RSV causes 1 in 10 deaths for infants under 6 months — much higher than thought

BOSTON — A new study suggests previous estimates of 120,000 infant deaths from the respiratory syncytial virus (RSV) are actually much higher. When mortality rates from hospital data are included, the estimation jumps to every 1 in 10 deaths in infants under 6 months.

RSV is a virus that produces cold-like symptoms for a majority of infected people. However, in infants whose immune systems are still developing, the virus can cause severe symptoms. Babies living in low- and middle-income countries with inadequate access to medical care are at a high risk of dying from their viral infection.

The researchers used systemic surveillance to measure the prevalence of RSV among infants who died in hospitals or medical facilities in Lusaka, Zambia. They also partnered with a local mortuary staff to perform nasal swab and PCR tests of infants who lost a child between 4 days and 6 months. In total, the researchers looked for RSV in 2,286 deceased infants.

RSV was present in 7% to 9% of infants under 6 months, with the heaviest presence among infants under 3 months old.

Further, about two-thirds of infant deaths happened in the community, likely because they never received medical care at the hospital and were previously overlooked in other facility-based surveillance.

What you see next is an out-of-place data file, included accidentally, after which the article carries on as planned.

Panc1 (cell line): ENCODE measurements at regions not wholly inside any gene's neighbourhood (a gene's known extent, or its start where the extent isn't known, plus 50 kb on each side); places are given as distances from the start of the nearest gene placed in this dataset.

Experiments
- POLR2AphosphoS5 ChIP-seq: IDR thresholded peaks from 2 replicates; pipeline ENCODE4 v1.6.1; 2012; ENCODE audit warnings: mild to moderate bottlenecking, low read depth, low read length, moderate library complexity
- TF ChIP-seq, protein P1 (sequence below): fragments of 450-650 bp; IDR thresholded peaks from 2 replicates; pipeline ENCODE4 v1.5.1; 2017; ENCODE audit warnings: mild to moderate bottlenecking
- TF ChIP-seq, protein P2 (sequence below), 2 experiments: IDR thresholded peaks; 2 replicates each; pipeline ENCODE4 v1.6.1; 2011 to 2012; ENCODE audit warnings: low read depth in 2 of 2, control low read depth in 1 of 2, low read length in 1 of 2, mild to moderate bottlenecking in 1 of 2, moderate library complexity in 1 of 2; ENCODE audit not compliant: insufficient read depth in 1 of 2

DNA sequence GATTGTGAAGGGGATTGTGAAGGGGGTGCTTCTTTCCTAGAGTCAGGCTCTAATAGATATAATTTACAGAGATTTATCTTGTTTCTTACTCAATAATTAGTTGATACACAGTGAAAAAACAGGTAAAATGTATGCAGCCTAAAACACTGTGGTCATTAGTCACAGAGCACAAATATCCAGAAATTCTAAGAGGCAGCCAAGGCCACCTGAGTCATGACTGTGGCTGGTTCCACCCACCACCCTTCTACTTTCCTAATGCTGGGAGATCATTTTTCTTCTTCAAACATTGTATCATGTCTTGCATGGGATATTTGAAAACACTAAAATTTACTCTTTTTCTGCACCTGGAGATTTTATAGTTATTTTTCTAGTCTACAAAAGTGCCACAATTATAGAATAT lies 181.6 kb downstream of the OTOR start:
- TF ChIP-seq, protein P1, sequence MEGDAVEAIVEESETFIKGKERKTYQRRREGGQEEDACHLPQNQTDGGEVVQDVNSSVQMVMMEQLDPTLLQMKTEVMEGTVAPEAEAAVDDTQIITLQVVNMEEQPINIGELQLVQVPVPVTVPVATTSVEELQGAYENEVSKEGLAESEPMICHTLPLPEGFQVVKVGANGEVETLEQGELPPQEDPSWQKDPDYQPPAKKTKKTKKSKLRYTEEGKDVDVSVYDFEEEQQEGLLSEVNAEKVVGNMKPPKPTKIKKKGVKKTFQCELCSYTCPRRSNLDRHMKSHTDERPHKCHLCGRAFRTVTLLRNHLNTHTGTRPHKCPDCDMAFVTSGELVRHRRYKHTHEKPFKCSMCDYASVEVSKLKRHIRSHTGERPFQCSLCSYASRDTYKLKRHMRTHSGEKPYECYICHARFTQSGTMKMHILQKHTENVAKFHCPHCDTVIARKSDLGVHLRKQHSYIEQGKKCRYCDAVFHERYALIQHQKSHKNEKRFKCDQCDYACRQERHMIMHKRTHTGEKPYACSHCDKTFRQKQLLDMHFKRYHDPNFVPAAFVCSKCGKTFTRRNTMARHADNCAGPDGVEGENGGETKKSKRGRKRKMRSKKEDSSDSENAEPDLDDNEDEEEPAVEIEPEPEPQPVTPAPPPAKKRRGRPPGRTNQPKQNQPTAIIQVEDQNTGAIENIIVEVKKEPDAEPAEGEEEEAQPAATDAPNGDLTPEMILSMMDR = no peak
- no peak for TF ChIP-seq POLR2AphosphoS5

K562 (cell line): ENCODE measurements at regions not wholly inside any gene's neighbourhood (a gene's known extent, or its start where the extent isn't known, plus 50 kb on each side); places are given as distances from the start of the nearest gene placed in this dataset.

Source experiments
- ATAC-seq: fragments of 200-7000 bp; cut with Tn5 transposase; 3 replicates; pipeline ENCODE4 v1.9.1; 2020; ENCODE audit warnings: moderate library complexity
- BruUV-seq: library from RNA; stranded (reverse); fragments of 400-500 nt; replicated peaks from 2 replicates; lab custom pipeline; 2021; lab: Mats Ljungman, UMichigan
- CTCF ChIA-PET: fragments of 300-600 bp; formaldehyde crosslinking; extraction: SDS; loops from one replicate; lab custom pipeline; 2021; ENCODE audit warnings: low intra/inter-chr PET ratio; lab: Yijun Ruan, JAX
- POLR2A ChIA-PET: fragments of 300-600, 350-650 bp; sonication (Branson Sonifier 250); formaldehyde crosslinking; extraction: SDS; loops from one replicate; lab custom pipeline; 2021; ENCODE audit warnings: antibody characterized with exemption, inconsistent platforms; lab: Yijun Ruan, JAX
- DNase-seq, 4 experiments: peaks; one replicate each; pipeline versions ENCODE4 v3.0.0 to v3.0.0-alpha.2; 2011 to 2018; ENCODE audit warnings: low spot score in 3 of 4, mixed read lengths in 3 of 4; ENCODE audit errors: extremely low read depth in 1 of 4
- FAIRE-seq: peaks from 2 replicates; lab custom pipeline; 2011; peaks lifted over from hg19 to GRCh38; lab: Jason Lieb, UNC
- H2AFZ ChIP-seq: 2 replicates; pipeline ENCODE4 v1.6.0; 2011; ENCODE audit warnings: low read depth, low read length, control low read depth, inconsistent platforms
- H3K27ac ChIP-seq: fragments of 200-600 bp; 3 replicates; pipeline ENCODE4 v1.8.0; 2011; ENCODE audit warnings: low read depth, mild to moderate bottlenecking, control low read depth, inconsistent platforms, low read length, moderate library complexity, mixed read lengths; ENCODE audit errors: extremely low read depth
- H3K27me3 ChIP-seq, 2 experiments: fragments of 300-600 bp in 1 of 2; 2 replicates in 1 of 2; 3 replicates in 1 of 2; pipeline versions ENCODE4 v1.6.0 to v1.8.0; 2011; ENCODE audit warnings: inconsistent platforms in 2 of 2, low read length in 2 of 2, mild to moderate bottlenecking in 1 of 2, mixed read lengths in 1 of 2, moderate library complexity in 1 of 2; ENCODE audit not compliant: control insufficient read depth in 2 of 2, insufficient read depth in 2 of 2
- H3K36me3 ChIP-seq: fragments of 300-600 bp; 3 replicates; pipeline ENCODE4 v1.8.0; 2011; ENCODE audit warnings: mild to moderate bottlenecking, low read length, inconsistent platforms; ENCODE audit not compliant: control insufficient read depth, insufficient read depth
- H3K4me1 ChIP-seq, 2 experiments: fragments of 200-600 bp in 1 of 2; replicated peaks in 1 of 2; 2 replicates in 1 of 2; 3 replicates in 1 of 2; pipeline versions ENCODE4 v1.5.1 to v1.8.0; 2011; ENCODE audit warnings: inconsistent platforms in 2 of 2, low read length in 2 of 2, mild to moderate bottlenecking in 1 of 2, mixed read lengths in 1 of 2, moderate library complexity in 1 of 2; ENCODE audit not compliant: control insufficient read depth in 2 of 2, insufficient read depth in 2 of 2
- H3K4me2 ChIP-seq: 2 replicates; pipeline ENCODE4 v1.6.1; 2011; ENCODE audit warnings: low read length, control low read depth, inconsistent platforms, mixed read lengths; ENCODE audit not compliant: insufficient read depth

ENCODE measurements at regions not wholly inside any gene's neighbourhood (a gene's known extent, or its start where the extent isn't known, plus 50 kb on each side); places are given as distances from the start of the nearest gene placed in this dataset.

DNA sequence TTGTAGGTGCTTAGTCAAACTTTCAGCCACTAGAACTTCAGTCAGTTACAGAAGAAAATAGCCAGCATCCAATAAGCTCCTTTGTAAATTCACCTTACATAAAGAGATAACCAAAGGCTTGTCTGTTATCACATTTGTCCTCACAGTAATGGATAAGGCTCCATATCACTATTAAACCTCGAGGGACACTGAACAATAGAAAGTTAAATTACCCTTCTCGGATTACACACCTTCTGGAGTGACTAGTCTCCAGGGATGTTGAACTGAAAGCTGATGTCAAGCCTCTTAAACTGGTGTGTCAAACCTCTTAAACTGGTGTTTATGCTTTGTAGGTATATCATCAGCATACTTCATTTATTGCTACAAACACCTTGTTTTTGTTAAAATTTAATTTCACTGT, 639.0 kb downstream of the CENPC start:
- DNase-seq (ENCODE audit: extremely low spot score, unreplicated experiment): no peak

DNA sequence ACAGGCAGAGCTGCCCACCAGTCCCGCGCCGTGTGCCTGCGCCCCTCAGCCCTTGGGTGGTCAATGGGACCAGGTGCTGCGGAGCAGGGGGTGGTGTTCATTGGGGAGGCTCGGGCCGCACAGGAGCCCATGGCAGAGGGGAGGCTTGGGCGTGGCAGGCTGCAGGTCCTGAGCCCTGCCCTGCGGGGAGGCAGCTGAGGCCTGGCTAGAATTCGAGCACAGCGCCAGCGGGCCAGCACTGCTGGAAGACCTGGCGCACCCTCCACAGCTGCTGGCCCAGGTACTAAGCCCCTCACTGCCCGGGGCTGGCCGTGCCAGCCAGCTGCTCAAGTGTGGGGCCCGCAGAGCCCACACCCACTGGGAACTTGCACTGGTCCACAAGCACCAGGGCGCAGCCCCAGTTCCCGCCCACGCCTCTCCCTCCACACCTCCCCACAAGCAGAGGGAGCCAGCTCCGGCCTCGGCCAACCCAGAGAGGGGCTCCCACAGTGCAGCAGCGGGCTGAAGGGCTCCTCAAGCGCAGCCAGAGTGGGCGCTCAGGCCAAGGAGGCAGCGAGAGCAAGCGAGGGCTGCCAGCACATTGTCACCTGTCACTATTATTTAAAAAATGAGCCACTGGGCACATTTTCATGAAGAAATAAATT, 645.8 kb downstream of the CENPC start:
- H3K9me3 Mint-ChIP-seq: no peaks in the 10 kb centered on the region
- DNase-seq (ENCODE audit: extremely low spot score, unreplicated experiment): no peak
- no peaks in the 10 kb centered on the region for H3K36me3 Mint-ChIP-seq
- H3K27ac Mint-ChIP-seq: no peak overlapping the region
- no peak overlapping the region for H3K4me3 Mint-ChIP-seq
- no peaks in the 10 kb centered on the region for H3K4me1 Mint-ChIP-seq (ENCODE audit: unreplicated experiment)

“The concentration of deaths in young infants less than 3 months old(<3m) is important for two main reasons,” said Christopher Gill, associate professor of global health at BUSPH and coauthor of the study in a press release. “First, it is a reminder that these very young infants with very small airways are at particular risk of RSV infections anatomically. Second, both of the proposed new tools to prevent RSV infections—maternal vaccinations and infant monoclonal antibodies—will be most effective immediately after birth and could wane after.”

Overall, RSV caused at least 2.8% of all infant deaths, and 4.7% of infant deaths outside a medical facility. Most deaths occurred seasonally within the first half of the year and frequently in the most impoverished areas of Lusaka.

The study is published in the journal The Lancet Global Health.

About the Author

Jocelyn Solis-Moreira

Jocelyn is a New York-based science journalist whose work has appeared in Discover Magazine, Health, and Live Science, among other publications. She holds a Master’s of Science in Psychology with a concentration in behavioral neuroscience and a Bachelor’s of Science in integrative neuroscience from Binghamton University. Jocelyn has reported on several medical and science topics ranging from coronavirus news to the latest findings in women’s health.

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